OVER €275,000 has now been paid out by the State in humanitarian aid to victims of the flooding in Limerick, whose homes were destroyed earlier this year.
New figures obtained by the Limerick Leader show that as of March 21, 433 payments have been paid out in Limerick, resulting in €275,545 being received locally.
Nationally, €442,517 has been paid out as a result of 578 claims, with Limerick receiving the highest amount in aid in the country, at 62% of the total amount paid out to date. After Limerick, there were 39 payments in Waterford, with €53,169 paid out, the second highest allocation in the country. Clare, Kerry, Cork, Galway, and Tipperary received the next highest payments, from €33,000 to €7,000 respectively.
Department of Social Protection officials have made approximately 600 home visits countrywide to individuals they have identified as requiring various levels of support following the floods.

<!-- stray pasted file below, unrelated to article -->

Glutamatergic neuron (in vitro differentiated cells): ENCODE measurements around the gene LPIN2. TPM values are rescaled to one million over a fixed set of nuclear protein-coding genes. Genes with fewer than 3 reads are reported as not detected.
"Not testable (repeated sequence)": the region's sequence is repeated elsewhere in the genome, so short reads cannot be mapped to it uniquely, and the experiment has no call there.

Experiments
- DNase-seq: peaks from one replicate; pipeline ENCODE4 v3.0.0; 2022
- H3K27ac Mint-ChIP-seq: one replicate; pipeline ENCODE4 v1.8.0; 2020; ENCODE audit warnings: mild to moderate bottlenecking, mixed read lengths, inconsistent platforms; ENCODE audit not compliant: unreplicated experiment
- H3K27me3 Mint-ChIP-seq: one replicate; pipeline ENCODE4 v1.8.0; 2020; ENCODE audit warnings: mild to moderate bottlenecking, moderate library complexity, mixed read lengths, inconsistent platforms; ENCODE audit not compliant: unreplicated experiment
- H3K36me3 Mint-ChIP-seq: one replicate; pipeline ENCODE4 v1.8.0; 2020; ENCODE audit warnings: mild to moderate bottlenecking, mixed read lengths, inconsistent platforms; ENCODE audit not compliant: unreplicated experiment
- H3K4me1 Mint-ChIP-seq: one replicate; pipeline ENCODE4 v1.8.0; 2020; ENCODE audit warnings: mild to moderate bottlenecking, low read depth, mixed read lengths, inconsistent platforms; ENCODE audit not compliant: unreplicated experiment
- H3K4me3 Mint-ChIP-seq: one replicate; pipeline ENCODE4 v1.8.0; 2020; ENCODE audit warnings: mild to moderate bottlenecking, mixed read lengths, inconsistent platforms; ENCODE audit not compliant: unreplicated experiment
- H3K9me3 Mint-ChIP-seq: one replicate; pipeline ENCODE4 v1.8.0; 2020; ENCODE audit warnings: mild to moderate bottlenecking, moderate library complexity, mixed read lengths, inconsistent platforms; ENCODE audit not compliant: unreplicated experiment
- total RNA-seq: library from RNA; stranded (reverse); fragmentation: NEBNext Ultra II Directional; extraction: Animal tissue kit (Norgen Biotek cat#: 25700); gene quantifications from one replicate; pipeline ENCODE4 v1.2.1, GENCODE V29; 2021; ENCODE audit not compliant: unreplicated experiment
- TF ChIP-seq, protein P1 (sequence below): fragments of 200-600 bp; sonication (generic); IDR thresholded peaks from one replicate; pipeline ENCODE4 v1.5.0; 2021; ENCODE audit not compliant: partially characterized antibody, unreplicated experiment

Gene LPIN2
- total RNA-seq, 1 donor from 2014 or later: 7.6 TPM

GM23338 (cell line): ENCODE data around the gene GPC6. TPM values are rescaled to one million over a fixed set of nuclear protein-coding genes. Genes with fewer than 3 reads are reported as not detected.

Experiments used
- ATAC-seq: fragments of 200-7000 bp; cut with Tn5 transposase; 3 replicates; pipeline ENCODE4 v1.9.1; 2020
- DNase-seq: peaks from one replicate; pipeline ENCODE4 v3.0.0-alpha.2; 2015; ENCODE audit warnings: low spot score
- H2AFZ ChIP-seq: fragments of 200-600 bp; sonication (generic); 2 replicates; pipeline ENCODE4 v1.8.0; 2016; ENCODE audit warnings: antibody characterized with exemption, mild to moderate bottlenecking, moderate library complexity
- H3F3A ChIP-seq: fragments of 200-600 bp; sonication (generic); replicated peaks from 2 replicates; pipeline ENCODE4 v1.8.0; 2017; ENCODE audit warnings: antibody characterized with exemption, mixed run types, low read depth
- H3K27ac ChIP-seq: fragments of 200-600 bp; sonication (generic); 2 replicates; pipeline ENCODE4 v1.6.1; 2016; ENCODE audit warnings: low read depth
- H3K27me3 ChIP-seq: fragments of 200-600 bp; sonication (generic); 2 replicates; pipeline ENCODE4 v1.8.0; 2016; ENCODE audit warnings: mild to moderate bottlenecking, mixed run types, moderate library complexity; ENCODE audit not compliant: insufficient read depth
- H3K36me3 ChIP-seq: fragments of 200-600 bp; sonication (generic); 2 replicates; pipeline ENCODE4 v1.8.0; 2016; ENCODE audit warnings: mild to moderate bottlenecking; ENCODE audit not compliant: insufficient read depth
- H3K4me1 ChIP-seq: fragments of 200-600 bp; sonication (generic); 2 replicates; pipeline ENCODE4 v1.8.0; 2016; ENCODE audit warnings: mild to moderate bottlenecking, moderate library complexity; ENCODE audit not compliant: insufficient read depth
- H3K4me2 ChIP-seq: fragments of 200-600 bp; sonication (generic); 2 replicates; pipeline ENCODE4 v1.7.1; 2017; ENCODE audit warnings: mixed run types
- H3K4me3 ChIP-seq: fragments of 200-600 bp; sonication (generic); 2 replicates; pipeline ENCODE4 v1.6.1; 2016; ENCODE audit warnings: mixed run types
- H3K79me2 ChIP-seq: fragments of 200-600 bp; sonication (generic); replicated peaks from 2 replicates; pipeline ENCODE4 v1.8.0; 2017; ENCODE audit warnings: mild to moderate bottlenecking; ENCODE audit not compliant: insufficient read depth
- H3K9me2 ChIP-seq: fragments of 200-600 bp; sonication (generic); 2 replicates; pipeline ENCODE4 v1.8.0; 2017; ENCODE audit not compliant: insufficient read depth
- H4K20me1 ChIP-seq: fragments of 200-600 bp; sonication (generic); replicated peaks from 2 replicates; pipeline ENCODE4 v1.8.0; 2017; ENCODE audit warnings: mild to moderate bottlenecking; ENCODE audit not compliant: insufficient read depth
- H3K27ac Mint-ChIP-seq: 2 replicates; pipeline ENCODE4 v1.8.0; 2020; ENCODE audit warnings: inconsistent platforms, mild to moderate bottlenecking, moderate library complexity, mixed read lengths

In Limerick, department officials visited some 230 homes, and in excess of 600 customers have presented to the community welfare services clinics.
The Department of the Environment, Community and Local Government and Limerick City Council have agreed that all house repairs in the regeneration area of St Mary’s Park, including privately and publicly owned houses will be funded from the Regeneration Scheme.
To date some 10 privately owned houses in this area have had works carried out at a cost of approximately €100,000.
Two applications in Limerick for ‘stage 3 assistance’ -such as plastering, dry-lining, relaying of floors, electrical re-wiring and painting - have been processed with payments ranging from some €2,000 to €5,000.
The Humanitarian Assistance scheme, which is means tested, is being made available to assist people whose homes are damaged by the severe weather and who are not in a position to meet costs for essential needs, household items and in some instances structural repair.
Assistance is not provided for losses which are covered by insurance or for commercial and business losses.